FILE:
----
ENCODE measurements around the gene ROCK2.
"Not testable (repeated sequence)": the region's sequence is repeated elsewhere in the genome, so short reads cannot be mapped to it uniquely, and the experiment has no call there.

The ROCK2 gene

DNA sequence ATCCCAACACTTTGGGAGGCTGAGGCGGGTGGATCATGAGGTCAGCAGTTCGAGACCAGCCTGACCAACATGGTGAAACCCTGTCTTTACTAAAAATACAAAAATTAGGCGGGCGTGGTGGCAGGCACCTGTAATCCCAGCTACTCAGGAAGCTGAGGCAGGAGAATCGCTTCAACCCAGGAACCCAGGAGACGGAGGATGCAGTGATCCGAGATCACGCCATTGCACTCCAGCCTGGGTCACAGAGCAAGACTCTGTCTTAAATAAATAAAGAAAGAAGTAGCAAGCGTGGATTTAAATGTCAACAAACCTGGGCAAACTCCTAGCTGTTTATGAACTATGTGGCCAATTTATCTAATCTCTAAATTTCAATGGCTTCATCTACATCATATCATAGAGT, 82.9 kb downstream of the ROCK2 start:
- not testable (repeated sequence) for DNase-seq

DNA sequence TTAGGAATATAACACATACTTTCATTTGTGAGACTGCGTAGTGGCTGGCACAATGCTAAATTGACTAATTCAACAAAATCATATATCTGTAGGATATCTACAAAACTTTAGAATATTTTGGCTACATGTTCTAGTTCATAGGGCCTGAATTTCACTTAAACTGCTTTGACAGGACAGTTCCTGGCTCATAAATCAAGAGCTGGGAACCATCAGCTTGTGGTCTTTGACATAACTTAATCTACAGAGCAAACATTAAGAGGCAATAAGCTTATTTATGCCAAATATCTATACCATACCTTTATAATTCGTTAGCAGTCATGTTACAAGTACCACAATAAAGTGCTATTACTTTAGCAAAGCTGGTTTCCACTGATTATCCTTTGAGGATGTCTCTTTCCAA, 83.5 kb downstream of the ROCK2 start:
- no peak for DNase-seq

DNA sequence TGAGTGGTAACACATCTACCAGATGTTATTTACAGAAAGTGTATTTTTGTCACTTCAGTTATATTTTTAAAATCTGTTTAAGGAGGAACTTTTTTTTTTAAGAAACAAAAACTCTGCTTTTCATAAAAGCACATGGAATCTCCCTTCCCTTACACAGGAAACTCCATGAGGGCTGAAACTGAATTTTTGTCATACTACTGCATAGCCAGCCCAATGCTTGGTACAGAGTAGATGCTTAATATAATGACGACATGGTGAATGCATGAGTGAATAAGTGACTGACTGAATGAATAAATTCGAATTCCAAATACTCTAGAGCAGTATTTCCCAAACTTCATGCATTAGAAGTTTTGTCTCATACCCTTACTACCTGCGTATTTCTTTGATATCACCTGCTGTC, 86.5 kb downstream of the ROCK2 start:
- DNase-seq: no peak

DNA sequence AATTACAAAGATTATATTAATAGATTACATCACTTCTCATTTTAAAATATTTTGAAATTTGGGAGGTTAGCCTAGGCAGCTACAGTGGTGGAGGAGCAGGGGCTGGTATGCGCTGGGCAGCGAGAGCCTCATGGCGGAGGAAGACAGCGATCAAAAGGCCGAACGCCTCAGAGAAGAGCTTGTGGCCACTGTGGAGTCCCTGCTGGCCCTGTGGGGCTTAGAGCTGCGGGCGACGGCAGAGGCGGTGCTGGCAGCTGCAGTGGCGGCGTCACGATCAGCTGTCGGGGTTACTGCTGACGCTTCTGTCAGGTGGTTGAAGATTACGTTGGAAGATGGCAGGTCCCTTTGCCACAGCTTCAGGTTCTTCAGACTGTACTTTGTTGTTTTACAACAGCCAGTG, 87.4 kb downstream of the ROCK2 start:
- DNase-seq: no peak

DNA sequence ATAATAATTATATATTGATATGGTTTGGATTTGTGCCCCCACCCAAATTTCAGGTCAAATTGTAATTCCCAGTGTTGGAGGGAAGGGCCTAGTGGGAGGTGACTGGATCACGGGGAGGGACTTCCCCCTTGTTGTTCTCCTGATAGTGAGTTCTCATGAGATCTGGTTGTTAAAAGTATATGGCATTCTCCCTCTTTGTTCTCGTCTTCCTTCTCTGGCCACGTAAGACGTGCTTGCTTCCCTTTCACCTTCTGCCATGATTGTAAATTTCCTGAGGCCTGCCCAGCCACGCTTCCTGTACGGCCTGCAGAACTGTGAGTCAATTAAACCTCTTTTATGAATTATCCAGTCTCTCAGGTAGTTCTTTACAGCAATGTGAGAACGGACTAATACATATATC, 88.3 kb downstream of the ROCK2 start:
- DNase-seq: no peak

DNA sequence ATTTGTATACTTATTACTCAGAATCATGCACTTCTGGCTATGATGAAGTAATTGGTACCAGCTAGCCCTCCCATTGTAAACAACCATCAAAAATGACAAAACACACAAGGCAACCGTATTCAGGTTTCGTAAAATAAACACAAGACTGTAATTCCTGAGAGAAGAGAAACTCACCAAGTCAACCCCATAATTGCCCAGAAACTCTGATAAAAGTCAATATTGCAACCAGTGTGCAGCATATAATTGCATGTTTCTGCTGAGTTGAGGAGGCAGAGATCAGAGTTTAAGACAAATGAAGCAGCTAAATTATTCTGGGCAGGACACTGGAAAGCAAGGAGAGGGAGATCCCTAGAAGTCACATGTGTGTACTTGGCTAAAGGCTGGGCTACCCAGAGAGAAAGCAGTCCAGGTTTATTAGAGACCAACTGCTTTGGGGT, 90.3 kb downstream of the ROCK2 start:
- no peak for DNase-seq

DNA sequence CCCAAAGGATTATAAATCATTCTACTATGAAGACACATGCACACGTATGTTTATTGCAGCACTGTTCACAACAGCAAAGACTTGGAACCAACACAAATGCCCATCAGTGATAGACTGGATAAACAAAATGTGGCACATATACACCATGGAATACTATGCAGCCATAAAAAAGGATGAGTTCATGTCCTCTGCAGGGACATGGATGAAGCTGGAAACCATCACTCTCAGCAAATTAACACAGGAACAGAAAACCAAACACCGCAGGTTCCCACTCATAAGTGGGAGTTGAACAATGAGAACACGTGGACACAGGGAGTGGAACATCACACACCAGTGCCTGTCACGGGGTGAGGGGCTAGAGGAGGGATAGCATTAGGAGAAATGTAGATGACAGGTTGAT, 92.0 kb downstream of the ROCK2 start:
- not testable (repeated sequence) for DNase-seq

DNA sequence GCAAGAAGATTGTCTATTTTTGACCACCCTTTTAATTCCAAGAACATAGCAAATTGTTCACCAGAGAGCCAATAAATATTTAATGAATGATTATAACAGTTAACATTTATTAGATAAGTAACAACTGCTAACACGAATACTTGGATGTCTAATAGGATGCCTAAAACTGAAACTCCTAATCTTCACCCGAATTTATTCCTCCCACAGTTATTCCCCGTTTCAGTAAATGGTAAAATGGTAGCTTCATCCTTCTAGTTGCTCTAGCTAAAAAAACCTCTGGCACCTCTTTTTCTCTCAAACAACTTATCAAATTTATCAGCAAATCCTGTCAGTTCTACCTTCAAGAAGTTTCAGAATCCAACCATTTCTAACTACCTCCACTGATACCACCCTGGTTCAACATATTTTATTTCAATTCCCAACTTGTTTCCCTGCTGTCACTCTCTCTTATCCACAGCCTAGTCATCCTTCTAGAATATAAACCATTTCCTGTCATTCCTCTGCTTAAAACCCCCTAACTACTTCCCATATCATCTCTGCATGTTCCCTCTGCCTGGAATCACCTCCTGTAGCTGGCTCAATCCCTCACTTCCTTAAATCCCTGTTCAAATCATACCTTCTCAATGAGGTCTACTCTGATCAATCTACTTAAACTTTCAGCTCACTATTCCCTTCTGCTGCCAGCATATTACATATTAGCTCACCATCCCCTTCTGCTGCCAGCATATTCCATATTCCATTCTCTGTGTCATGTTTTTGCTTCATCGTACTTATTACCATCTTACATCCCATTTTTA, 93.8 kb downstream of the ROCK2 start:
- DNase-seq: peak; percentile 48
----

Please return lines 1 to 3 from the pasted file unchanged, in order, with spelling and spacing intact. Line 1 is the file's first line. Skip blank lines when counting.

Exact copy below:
ENCODE measurements around the gene ROCK2.
"Not testable (repeated sequence)": the region's sequence is repeated elsewhere in the genome, so short reads cannot be mapped to it uniquely, and the experiment has no call there.

The ROCK2 gene